Holiday by Shatabdi – Pushkar

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This photo story was published as a winning entry for Holidays by Shatabdi contest run by Lonely Planet India – http://www.lonelyplanet.in/2334/guests-column/holidays-by-shatabdi-winner-1-gitika-saksena

This cold foggy November morning was different. Instead of being tucked under a snug, warm blanket, I was manoeuvring my luggage wheels through the bustling crowd at the New Delhi Railway Station. Out of the dense fog thundered in the Ajmer Shatabdi. I hopped on, excited about my first trip to Rajasthan.

On my itinerary were the historical cities of Ajmer and Pushkar. I had planned the trip around the time of the Karthik Poornima so as to get a first-hand experience of the famous Pushkar Cattle Fair. The train journey was comfortable and convenient and peppered with snacks.  Conversations with fellow passengers only added to the experience.

Local women in colourful clothes at the Pushkar cattle fair

Photographer:
Gitika Saksena

Reaching Ajmer, I checked into the hotel and immediately chartered a taxi for Pushkar. Pushkar, for the uninitiated, is a treat for the senses, and no amount of research can prepare you not be overwhelmed by the exhilarating sights, smells and sounds. I felt catapulted back in time as I navigated through the sandy alleys on a camel cart, flanked by camel and horse sheds. The special attraction this year was a blue eyed horse, which if the driver of my camel cart is to be believed, was sold for 5 lakhs.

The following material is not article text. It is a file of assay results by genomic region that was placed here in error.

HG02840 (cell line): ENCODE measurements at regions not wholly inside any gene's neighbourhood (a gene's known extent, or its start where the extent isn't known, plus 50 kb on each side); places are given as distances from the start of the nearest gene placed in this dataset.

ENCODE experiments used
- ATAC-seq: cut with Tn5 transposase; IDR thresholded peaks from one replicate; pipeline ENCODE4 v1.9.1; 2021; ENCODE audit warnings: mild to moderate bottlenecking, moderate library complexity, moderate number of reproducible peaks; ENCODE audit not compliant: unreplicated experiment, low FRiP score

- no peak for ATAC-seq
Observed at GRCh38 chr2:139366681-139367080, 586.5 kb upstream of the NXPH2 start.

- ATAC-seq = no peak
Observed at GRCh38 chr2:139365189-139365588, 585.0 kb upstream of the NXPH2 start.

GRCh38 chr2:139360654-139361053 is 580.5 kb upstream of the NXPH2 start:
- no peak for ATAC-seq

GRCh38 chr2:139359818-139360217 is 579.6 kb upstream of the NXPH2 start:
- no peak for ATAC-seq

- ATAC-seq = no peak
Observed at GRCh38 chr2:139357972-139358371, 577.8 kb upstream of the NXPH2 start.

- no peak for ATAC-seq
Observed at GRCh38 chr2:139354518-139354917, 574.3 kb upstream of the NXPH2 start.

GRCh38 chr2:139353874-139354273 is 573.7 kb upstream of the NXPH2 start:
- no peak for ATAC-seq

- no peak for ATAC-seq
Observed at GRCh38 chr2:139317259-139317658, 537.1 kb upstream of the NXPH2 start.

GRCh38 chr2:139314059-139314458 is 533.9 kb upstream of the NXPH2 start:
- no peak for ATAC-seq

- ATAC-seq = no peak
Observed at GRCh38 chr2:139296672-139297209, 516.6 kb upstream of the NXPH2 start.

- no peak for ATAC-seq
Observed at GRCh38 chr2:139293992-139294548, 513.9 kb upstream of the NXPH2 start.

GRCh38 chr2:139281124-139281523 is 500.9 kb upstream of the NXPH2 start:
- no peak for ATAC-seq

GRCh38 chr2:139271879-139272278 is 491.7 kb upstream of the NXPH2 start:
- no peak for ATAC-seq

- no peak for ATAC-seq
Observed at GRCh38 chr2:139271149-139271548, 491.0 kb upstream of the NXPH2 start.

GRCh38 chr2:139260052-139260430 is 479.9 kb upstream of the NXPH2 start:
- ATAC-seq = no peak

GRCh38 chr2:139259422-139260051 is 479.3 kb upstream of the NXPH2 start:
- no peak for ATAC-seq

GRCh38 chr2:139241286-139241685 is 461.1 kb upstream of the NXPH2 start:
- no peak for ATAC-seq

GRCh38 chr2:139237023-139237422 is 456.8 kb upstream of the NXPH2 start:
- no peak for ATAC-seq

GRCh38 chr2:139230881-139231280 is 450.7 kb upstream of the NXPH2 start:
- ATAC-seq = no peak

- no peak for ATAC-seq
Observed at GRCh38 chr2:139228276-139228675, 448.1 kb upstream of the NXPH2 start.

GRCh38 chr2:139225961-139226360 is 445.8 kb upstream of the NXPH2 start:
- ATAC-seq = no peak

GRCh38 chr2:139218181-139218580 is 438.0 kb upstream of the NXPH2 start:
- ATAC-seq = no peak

The dry and dusty landscape was a perfect setting for the bright juxtaposed colours all around. There was an constant blur of reds, yellows and blues – locals wearing their dazzling best and not to forget, the decked-up camels revelling in their colourful splendour. I passed a group of people, nervously watching a rather composed young girl walking a tightrope with a pot perfectly balanced on her head ten feet above them.

Always happy to be clicked.

Photographer:
Gitika Saksena

As I approached the Brahma temple, the alleys gave way to a buzzing market full of traditional Rajasthani souvenirs – jootis, puppets, even daggers. Two excited little boys started following me, curious about the bulky camera I had slung over my shoulders. ‘Photo madam, photooo please!’ I stopped at a shop in front of the temple to hand over my shoes, walked a few steps and then turned back to frame the boys in a moment for posterity.

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